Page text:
- Vegetable oil
- Soybean oil
- Canola oil
- Cottonseed oil
- Sunflower oil
- Safflower oil
- Corn oil
- Rapeseed oil
- Hydrogenated oil
Did you recognize any? Now you may be thinking that one or a few of those you always thought were actually healthy. I hate to be that bearer of bad news, but I’m going to explain to you that they are in fact not healthy.
What are PUFA’s?
Have you ever heard of PUFAs? PUFA stands for Polyunsaturated fats. Quick backstory: There are 3 kinds of fats.
- Saturated (which is a stable fat when heated)
- Monounsaturated (a little less stable fat when heated)
- Polyunsaturated (a very unstable fat when heated)
All fats and oils contain a combination of these. I’ll spare you from more of the science behind each one, but I encourage you to look up the difference on these types of fats.
Let’s focus on the latter: Polyunsaturated. As you see above, this one is most unstable. And unfortunately this is the most heavily used oil in our processed foods. Those industrial seed oils I listed above rank very high in the Polyunsaturated fat (aka PUFA’s).
Why are PUFA’s bad?
Our bodies do not thrive well when fed a diet of mostly polyunsaturated fat. These fats are unstable, because they can’t withstand high heat. They are highly processed when made, which damages and alters the final product. Then when they are used for cooking and baking, they become rancid.
When we excessively consume more polyunsaturated fats than we should they can become toxic to our bodies causing inflammatory reactions. And when our bodies are inflamed, they are more susceptible to sickness, and worst case scenario, chronic diseases.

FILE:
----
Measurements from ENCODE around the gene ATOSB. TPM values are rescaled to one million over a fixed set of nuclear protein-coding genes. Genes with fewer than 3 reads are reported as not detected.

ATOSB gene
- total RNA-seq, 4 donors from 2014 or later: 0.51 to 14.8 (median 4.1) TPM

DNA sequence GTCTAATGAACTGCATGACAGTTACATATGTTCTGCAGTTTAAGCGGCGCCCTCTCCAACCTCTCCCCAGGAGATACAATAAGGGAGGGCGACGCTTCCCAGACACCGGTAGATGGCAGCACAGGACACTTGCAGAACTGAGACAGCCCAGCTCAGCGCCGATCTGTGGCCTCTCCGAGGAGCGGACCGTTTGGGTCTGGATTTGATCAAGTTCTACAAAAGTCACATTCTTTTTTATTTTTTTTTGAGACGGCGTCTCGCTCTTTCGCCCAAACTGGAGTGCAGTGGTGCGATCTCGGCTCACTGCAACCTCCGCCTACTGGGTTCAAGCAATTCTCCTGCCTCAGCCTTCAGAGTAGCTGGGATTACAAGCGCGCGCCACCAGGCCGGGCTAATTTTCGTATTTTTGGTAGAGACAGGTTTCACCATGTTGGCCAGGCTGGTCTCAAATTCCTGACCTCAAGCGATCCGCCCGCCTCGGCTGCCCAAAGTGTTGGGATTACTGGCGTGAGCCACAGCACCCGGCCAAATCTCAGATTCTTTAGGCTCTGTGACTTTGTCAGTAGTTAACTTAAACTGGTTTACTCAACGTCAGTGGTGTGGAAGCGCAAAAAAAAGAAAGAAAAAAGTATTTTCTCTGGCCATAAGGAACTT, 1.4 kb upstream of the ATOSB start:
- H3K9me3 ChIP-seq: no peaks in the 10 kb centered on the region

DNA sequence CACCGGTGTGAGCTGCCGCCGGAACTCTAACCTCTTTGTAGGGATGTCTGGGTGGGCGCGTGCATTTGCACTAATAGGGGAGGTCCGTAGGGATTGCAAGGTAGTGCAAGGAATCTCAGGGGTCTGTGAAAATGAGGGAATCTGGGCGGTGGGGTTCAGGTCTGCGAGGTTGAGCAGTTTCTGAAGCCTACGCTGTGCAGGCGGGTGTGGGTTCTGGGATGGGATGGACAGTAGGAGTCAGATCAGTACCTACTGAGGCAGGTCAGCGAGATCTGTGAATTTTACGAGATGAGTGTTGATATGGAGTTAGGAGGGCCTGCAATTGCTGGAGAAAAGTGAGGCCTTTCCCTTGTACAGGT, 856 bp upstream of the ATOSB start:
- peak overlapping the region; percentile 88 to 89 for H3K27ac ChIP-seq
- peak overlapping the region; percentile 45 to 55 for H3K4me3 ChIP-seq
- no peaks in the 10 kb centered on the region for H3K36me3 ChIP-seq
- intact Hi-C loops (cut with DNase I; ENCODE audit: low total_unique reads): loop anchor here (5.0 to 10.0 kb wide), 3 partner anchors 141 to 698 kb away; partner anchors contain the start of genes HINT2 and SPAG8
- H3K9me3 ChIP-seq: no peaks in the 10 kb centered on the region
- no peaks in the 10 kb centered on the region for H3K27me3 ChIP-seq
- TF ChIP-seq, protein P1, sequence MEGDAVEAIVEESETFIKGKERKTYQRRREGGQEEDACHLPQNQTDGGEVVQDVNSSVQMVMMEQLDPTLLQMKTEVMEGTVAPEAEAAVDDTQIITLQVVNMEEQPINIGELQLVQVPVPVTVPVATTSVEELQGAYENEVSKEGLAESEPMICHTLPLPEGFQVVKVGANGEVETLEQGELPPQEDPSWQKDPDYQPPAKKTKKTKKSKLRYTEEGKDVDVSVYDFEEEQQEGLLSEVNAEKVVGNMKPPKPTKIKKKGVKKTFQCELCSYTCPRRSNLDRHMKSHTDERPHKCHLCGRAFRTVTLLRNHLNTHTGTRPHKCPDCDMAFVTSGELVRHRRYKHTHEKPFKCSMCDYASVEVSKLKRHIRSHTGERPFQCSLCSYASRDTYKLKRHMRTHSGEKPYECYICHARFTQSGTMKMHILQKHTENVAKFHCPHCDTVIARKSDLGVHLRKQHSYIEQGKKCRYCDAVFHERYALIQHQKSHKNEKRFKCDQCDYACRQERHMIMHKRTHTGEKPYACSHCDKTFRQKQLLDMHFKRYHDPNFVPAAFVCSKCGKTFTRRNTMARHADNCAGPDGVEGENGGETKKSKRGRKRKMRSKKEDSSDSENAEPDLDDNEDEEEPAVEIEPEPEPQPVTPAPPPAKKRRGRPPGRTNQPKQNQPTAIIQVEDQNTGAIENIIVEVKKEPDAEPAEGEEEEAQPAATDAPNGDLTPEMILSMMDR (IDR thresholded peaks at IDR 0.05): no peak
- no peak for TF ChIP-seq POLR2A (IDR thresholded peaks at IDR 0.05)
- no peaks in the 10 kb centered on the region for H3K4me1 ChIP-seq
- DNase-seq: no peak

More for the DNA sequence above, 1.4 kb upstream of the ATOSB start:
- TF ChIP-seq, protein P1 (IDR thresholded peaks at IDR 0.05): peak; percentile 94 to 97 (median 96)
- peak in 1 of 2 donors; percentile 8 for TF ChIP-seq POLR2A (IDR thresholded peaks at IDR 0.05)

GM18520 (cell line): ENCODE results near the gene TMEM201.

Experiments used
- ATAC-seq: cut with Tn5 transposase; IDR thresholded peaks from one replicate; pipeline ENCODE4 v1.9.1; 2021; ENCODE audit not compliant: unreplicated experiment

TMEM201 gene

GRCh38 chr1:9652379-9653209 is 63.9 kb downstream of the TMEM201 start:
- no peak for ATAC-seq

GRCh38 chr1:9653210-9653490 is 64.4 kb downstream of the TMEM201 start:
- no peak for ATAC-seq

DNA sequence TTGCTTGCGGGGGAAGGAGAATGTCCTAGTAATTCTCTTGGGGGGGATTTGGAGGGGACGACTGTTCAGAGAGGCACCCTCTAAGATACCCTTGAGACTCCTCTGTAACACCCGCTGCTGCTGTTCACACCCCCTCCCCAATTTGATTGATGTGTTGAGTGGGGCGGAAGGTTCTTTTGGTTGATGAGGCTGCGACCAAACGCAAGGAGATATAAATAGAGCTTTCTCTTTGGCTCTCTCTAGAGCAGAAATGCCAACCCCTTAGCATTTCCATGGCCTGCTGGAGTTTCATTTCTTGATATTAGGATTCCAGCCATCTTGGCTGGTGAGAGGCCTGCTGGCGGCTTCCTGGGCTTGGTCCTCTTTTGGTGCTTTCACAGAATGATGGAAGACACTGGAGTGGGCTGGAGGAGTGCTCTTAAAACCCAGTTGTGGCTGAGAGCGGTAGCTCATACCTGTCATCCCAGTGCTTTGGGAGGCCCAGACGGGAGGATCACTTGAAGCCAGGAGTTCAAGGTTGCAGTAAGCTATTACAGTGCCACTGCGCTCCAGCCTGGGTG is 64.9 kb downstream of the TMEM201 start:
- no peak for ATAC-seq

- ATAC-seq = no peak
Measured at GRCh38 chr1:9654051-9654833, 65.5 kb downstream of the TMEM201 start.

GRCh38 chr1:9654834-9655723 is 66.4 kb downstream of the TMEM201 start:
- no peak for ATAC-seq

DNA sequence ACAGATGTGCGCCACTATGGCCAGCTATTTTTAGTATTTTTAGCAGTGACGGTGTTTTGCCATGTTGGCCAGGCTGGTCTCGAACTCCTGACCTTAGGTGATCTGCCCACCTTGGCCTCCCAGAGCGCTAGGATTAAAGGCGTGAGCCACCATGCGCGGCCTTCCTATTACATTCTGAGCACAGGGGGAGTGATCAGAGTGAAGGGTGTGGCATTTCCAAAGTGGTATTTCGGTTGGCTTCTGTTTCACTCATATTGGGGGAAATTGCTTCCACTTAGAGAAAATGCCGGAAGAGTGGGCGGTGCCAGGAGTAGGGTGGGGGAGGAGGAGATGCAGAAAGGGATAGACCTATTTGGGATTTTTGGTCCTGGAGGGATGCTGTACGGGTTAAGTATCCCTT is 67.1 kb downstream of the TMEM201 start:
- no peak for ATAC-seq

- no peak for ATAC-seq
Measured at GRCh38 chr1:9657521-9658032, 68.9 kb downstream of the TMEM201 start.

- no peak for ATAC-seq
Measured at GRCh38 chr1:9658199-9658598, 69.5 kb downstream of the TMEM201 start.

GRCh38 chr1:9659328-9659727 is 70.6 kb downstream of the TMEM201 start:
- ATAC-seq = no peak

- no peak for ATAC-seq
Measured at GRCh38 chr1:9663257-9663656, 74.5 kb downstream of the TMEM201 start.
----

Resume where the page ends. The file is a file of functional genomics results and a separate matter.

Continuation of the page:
When our bodies are inflamed, it’s hard for them to fight off the bad guys, aka sick germs, when they try to invade. When our bodies are so bogged down with these oils, they can become incapable of controlling that inflammation.
If it sounds bad, well, that’s because it is. Despite their natural sounding names, these oils are NOT natural. So please consider taking a look in your pantry and educating yourself on which foods may contain these harmful industrial seed oils.
Start with chips, cookies and granola bars and all those beloved condiments. You may be frightened to see that most things contain these harmful oils.
Then what IS good, healthy, real fat?
Well, I’m glad you’re still reading. And I know what your question is. What fats/oils are good for me? And which ones are best to replace what I’m used to?
Remember when I mentioned above how our brains need fat to thrive? The following are the REAL kinds of fat’s you want to be using when cooking and baking with. This is because they are stable fats and can withstand heat when cooked with.